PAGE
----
New Diabetes Prevention Program Data Indicates Physical Activity Helps Prevent Type 2 Diabetes, Independent of Weight Loss

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Michelle Kirkwood
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June 14, 2016

Physical activity, independent of weight loss, may help to prevent or delay type 2 diabetes in people who are at high risk for diabetes, according to new follow-up data from the landmark Diabetes Prevention Program (DPP) study, presented today in the President's Oral Session at the American Diabetes Association's 76th Scientific Sessions® at the Ernest N. Morial Convention Center in New Orleans.

The DPP¹ was primarily supported by National Institute of Diabetes and Digestive and Kidney Diseases (NIDDK), part of National Institutes of Health. Published in 2002, the study found that lifestyle changes, including moderate weight loss and increased physical activity, reduced the chance of developing type 2 diabetes by 58 percent over three years in overweight people with prediabetes. Study participants were randomized to one of three groups: lifestyle intervention, metformin or placebo. Both lifestyle and metformin substantially reduced the risk of developing type 2 diabetes, with the lifestyle intervention more effective than metformin. Participants in the lifestyle intervention arm of this multi-center study received an intensive behavioral intervention composed of nutrition and physical activity with the two goals of being physically active for a minimum of 150 minutes per week, and achieving a weight loss of 7 percent.

Due to the success of the lifestyle intervention, all participants were provided a modified version of the intervention and asked to participate in the DPP Outcomes Study (DPPOS), also supported by NIDDK. Despite the fact that everyone beginning the DPPOs had been offered the lifestyle intervention, the DPPOS demonstrated that the lifestyle arm maintained a significantly lower cumulative diabetes incidence than the other two groups, which could not be explained by differences in weight loss.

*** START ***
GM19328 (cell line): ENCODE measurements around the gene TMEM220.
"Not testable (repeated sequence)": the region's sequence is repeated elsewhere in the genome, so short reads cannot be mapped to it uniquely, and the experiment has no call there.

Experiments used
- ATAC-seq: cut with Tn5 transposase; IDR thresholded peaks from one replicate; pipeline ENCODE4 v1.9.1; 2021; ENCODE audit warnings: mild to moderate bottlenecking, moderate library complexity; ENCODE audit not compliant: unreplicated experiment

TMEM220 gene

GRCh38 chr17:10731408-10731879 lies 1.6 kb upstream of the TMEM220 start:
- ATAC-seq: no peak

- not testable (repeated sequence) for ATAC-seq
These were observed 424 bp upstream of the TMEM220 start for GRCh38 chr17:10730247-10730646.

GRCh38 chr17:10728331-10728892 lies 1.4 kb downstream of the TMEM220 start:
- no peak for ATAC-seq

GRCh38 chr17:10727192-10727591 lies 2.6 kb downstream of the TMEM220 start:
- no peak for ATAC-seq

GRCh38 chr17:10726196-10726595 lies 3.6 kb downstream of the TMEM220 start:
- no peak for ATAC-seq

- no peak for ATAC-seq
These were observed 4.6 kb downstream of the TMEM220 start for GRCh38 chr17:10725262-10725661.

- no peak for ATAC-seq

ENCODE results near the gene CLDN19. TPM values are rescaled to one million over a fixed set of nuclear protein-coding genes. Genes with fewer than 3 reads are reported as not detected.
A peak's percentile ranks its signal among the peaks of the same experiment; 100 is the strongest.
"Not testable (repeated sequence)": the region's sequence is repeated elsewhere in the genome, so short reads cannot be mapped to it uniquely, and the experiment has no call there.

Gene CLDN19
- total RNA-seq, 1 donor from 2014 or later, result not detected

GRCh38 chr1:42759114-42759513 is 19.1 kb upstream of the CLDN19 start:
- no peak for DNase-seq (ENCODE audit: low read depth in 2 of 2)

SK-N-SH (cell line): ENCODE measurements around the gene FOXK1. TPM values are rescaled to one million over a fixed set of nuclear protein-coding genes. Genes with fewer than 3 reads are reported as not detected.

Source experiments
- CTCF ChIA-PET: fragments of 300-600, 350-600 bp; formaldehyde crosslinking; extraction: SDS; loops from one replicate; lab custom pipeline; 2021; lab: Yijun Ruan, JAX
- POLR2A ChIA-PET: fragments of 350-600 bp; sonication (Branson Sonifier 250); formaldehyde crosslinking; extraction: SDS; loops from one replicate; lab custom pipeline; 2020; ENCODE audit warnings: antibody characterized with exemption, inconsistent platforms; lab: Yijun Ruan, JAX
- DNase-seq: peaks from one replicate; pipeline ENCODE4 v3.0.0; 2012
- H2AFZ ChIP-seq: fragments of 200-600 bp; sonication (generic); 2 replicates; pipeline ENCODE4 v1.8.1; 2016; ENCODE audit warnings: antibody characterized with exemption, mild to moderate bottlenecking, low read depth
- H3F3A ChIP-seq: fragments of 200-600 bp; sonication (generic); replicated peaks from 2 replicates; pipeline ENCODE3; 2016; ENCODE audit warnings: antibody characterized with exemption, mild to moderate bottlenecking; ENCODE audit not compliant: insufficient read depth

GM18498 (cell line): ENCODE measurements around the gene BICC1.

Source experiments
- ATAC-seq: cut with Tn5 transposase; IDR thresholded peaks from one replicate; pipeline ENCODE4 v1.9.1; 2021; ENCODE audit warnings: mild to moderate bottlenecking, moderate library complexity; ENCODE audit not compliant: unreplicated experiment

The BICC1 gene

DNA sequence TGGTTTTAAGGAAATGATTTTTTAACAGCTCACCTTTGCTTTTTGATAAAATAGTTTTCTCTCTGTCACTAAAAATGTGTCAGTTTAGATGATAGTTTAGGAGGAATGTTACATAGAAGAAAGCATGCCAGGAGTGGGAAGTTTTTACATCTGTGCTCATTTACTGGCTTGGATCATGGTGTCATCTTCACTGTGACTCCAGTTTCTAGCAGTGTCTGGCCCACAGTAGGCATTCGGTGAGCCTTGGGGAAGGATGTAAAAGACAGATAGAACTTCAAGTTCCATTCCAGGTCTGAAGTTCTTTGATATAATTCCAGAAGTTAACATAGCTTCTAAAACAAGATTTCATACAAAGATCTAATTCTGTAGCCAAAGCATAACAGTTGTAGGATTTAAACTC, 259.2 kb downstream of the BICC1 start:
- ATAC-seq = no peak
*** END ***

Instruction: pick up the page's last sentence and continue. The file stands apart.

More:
The current study is a 12-year follow-up of the subgroup of 1,793 participants (93% of eligible cohort; n for lifestyle = 589; metformin =599; and placebo =605) who were part of a DPP ancillary study in which they were asked to wear an activity monitor for one week. The interviewer-administered Modifiable Activity Questionnaire was used to track physical activity (PA) yearly, and diabetes status was determined by annual oral glucose tolerance and semi-annual fasting plasma glucose tests.

The researchers found that in all three treatment groups, diabetes incidence was lower for participants who were more physically active, regardless of changes in weight. Specifically, there was a 2 percent decrease in diabetes incidence (HR 0.98 [0.97, 0.99]; P

"These current results show that physical activity, over an average of 12 years, decreased the chances of developing diabetes even after considering any changes in weight. This protective effect was greater in those who were less active at baseline. They also suggest that the lower development of diabetes across the entire study in those that took part in the lifestyle arm of the study may be partially explained by improvement in physical activity levels as well as weight loss," said one of the lead investigators, Andrea M. Kriska, PhD, MS, Professor, Department of Epidemiology, University of Pittsburgh Graduate School of Public Health.

"Until now, the importance of physical activity in preventing diabetes development in the DPP was thought to be due to its role in achieving weight loss and weight maintenance; however, it was not considered a strong key factor alone," Kriska continued. "It is important for health care professionals to look beyond their high-risk patients' weight, and also consider their physical activity levels, when discussing strategies to prevent progression to type 2 diabetes."